The late French collector, gallerist and art dealer Yves Gastou, who died at the age of 72 in 2020, was a pioneering figure in the worlds of art and design, revered for having an eye for—and bringing to the forefront—a variety of overlooked design movements over centuries past.
Along with his reputation for shining a light on the people who would later become some of the biggest names in 20th century contemporary design, including Italian architects Ettore Sottsass and Carlo Mollino, Gastou was also known for a sizeable collection of men’s rings he had amassed in his lifetime. While the exact number of rings he owned is unknown, it is estimated to amount to over 1,000. In a time when men were abandoning the idea of adornment—the trend of foregoing ornamentation in favour of functionality had begun during the French Revolution in the 18th century—Gastou celebrated it. He flaunted his rings, which he began collecting in his early years.
At the Men’s Rings: Yves Gastou Collection exhibition at K11 Musea, which is organised by L’école School of Jewelry Arts and runs through January 31, 2023, some 300 of Gastou’s cherished rings are on display. This collection debuted in Paris in 2018, before travelling to Tokyo in early 2022.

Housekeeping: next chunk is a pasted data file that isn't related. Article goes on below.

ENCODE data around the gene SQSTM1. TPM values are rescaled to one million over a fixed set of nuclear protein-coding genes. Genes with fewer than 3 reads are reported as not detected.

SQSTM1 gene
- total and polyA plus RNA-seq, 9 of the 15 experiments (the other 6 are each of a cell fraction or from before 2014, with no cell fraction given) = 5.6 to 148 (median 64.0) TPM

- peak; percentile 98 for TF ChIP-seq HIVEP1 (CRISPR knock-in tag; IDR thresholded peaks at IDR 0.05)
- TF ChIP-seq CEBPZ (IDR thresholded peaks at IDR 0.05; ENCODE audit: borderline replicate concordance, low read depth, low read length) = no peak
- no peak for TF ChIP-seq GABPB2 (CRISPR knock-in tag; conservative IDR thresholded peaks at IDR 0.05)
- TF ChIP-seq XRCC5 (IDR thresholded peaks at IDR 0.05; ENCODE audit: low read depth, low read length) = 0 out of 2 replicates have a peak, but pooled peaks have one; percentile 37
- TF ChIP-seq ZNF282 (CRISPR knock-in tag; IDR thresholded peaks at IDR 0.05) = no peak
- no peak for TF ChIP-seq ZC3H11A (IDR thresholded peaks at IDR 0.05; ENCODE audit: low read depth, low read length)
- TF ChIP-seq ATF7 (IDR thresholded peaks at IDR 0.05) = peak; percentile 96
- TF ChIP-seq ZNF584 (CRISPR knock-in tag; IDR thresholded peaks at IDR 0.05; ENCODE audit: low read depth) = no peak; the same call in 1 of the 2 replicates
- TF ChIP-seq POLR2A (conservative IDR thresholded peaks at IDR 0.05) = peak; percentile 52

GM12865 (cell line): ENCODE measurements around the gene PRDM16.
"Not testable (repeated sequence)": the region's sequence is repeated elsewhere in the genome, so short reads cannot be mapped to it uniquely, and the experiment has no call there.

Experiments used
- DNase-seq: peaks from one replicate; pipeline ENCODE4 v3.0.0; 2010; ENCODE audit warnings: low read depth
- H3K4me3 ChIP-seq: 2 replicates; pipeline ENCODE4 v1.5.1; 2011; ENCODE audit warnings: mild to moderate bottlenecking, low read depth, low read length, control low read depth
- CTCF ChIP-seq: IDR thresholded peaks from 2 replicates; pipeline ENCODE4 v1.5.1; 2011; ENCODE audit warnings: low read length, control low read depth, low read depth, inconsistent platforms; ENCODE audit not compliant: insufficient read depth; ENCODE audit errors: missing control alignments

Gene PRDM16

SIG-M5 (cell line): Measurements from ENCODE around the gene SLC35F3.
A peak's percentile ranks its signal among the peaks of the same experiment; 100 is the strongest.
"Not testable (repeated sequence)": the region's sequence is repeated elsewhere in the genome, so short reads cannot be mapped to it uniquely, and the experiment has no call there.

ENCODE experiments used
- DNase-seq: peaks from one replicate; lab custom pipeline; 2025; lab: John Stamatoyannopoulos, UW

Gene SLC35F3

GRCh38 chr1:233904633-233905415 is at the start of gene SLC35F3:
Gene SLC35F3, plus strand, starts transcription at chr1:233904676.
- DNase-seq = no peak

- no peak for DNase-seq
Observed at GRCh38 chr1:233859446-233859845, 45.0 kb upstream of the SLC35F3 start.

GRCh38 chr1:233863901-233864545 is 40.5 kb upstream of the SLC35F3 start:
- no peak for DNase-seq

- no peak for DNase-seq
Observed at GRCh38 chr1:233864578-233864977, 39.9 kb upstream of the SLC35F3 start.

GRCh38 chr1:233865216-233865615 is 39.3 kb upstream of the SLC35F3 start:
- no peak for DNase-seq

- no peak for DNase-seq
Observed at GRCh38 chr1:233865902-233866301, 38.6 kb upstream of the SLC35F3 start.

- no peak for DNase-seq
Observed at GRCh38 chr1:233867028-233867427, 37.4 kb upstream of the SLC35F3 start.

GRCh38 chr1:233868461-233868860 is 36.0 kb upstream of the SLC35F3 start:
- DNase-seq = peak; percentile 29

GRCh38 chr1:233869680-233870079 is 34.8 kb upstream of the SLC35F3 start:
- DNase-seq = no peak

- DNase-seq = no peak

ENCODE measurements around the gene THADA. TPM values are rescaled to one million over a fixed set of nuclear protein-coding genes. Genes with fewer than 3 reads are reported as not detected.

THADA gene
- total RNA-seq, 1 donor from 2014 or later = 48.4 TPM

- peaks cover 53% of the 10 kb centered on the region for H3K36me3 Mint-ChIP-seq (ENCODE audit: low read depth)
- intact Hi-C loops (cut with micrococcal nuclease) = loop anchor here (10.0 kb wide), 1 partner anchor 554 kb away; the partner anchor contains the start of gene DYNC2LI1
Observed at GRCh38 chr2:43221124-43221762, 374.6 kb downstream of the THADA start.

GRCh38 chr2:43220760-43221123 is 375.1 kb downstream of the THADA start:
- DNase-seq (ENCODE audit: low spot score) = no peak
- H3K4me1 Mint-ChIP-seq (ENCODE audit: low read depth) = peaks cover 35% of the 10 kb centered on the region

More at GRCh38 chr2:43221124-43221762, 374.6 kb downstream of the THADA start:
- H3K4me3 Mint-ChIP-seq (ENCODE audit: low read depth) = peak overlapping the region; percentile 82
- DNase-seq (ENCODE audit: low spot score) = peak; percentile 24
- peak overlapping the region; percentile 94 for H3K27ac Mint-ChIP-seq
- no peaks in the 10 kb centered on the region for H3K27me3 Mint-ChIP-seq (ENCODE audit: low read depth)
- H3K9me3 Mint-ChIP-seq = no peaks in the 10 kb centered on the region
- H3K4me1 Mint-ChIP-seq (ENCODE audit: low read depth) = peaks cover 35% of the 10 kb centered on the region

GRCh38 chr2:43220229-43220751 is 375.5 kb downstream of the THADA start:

In celebration of the exhibition, Gastou’s son Victor, who is also an antiques dealer, dives deep into his father’s ring collection.
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When did your father’s love of rings begin?
My father’s passion for rings began in childhood, around age eight or nine, in Carcassonne, a hilltop town in the south of France. He was fascinated by rings, especially those worn by a bishop [at his church]. He took communion several times [in one go], and his mother caught him and asked him why. He said, “Mum, the man has such a nice ring.” It created a great impact on him, and that’s how it all started.
Did his passion for rings influence your journey?
His passion for collecting rings was more personal at the beginning. He did not share it with us; it was like his secret garden. When he began to wear more rings on his hands, I realised he had been collecting; this was how my fascination with rings began, in my childhood.
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